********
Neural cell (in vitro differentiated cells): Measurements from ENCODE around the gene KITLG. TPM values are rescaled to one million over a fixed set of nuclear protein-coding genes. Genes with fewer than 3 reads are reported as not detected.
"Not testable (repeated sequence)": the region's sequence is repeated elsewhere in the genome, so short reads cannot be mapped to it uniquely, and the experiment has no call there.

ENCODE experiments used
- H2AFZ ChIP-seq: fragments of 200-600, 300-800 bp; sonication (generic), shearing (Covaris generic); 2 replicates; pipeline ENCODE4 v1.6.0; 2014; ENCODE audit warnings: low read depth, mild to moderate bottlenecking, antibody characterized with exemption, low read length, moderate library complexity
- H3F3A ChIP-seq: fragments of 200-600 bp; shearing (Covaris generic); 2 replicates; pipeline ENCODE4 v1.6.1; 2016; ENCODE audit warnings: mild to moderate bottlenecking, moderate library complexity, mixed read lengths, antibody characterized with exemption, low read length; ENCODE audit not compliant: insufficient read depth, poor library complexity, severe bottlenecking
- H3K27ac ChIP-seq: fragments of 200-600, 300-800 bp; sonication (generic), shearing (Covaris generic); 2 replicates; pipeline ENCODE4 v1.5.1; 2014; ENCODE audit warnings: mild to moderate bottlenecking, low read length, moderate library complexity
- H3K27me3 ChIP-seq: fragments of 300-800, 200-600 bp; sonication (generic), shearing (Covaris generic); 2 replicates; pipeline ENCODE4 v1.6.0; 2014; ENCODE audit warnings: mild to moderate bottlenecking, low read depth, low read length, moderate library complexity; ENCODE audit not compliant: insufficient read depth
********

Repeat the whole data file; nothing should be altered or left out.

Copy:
Neural cell (in vitro differentiated cells): Measurements from ENCODE around the gene KITLG. TPM values are rescaled to one million over a fixed set of nuclear protein-coding genes. Genes with fewer than 3 reads are reported as not detected.
"Not testable (repeated sequence)": the region's sequence is repeated elsewhere in the genome, so short reads cannot be mapped to it uniquely, and the experiment has no call there.

ENCODE experiments used
- H2AFZ ChIP-seq: fragments of 200-600, 300-800 bp; sonication (generic), shearing (Covaris generic); 2 replicates; pipeline ENCODE4 v1.6.0; 2014; ENCODE audit warnings: low read depth, mild to moderate bottlenecking, antibody characterized with exemption, low read length, moderate library complexity
- H3F3A ChIP-seq: fragments of 200-600 bp; shearing (Covaris generic); 2 replicates; pipeline ENCODE4 v1.6.1; 2016; ENCODE audit warnings: mild to moderate bottlenecking, moderate library complexity, mixed read lengths, antibody characterized with exemption, low read length; ENCODE audit not compliant: insufficient read depth, poor library complexity, severe bottlenecking
- H3K27ac ChIP-seq: fragments of 200-600, 300-800 bp; sonication (generic), shearing (Covaris generic); 2 replicates; pipeline ENCODE4 v1.5.1; 2014; ENCODE audit warnings: mild to moderate bottlenecking, low read length, moderate library complexity
- H3K27me3 ChIP-seq: fragments of 300-800, 200-600 bp; sonication (generic), shearing (Covaris generic); 2 replicates; pipeline ENCODE4 v1.6.0; 2014; ENCODE audit warnings: mild to moderate bottlenecking, low read depth, low read length, moderate library complexity; ENCODE audit not compliant: insufficient read depth